“I’m in my 50s, with debt from student loans (about $50K) and $6K in medical debt spread over a dozen accounts (one is on a payment plan and some are in collections). No credit cards but have a $5,300 car loan at 8% interest. 401K is maybe 12K and stopped contributing to it to balance the budget.
We do not own a house, we rent. I expect this to start going up in cost, but we pay under the market for renting a home. We help with a portion of two kids' community college bills. They work while going to school. I’m also paying for a portion of my daughter’s wedding. We are breaking even by not paying some medical bills, and having student loans on pandemic deferment. Income is 90K.
If we can increase income, is it better to:
1) Pay down some student loans to lower monthly cost.
2) Pay down our one car payment. A year of payments are left.
3) Start 401K contributions again.
4) Save for a home.
5) Pay off medical bills.
Is there a recommended priority? Cash flow vs savings?”
DIANIA MERRIAM: Thank you so much to Joe for this great question on how to prioritize competing financial obligations! So please note that I'm not a financial advisor, and I have VERY limited visibility on your financial situation, but I’ll do my best to provide some food for thought here.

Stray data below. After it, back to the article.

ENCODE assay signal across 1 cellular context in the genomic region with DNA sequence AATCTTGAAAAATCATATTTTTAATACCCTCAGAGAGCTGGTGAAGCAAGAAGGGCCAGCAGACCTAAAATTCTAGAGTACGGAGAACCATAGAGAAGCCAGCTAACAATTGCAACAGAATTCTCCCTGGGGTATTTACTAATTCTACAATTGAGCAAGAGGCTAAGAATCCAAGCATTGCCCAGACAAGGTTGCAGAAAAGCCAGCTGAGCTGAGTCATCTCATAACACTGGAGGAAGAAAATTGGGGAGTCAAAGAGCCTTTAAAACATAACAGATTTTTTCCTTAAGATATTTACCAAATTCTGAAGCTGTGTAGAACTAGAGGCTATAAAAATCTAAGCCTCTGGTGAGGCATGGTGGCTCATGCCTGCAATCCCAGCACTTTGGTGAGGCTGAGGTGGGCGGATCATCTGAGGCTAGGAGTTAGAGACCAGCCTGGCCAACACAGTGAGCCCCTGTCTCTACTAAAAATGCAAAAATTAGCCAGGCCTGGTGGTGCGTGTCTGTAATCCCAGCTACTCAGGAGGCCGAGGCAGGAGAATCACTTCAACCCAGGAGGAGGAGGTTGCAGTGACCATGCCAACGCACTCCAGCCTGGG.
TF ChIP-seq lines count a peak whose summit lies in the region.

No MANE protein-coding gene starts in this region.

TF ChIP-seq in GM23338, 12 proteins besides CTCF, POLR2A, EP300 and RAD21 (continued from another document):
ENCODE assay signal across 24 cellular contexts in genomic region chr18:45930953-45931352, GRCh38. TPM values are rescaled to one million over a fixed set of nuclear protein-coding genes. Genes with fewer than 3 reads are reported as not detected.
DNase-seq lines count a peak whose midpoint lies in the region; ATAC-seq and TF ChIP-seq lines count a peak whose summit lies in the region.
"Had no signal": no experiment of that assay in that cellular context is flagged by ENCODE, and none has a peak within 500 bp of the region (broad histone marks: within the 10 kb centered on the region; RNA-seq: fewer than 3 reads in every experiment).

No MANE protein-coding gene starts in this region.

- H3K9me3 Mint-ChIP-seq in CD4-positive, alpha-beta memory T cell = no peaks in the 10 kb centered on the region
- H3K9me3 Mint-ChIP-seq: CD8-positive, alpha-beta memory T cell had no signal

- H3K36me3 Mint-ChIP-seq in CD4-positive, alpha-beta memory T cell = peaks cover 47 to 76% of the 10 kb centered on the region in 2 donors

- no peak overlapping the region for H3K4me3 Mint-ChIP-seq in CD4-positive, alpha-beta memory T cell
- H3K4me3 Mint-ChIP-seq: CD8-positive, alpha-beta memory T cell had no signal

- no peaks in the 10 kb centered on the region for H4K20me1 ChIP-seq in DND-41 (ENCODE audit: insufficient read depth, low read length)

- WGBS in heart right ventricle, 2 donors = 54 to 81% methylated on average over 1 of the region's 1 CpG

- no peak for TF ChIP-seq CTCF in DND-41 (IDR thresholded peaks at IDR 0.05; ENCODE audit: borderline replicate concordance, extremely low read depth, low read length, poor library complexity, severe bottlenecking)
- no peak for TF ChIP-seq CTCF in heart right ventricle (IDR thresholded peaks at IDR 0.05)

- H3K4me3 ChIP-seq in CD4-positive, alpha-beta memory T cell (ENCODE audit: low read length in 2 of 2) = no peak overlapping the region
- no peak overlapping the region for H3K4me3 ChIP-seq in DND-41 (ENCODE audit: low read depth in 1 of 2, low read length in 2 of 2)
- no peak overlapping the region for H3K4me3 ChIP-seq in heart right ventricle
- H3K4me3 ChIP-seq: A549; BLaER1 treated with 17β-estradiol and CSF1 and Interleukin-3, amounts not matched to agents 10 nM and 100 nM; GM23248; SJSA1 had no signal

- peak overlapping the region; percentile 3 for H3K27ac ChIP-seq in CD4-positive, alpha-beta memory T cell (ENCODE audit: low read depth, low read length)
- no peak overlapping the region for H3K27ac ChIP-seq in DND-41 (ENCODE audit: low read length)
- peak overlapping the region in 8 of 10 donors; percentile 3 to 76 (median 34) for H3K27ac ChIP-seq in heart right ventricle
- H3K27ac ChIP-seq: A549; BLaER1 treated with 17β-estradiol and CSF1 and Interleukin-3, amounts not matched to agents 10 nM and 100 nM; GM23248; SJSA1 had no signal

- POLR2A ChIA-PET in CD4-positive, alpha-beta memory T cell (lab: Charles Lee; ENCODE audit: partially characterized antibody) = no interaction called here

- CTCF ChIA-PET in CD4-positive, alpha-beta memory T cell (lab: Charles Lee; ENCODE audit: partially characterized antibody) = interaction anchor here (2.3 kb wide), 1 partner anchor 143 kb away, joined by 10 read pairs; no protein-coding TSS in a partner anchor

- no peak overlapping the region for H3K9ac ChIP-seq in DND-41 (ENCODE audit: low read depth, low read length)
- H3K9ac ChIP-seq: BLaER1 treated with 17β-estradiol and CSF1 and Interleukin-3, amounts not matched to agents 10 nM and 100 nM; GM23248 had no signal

Your Retirement Savings
The biggest issue I see is your retirement savings. In my humble opinion, based on what you shared, if you stay on this trajectory, you will never be able to retire. I strongly recommend you prioritize retirement savings over your daughter's wedding, kids' college costs, and saving to buy a house. I'm sure you don't want to hear that, but the reality is that your kids can take out loans for these expenses, while you cannot take out loans for your retirement.
On student loans, I wonder if you can consolidate and refinance for a lower rate. I'm not a student loan expert but recommend you check out this very informative speech from The EconoMe Conference by Travis Hornsby.
I'd also poke around on his site The Student Loan Planner — this might be a good option for helping you with that $50k of debt.
Your Medical Debt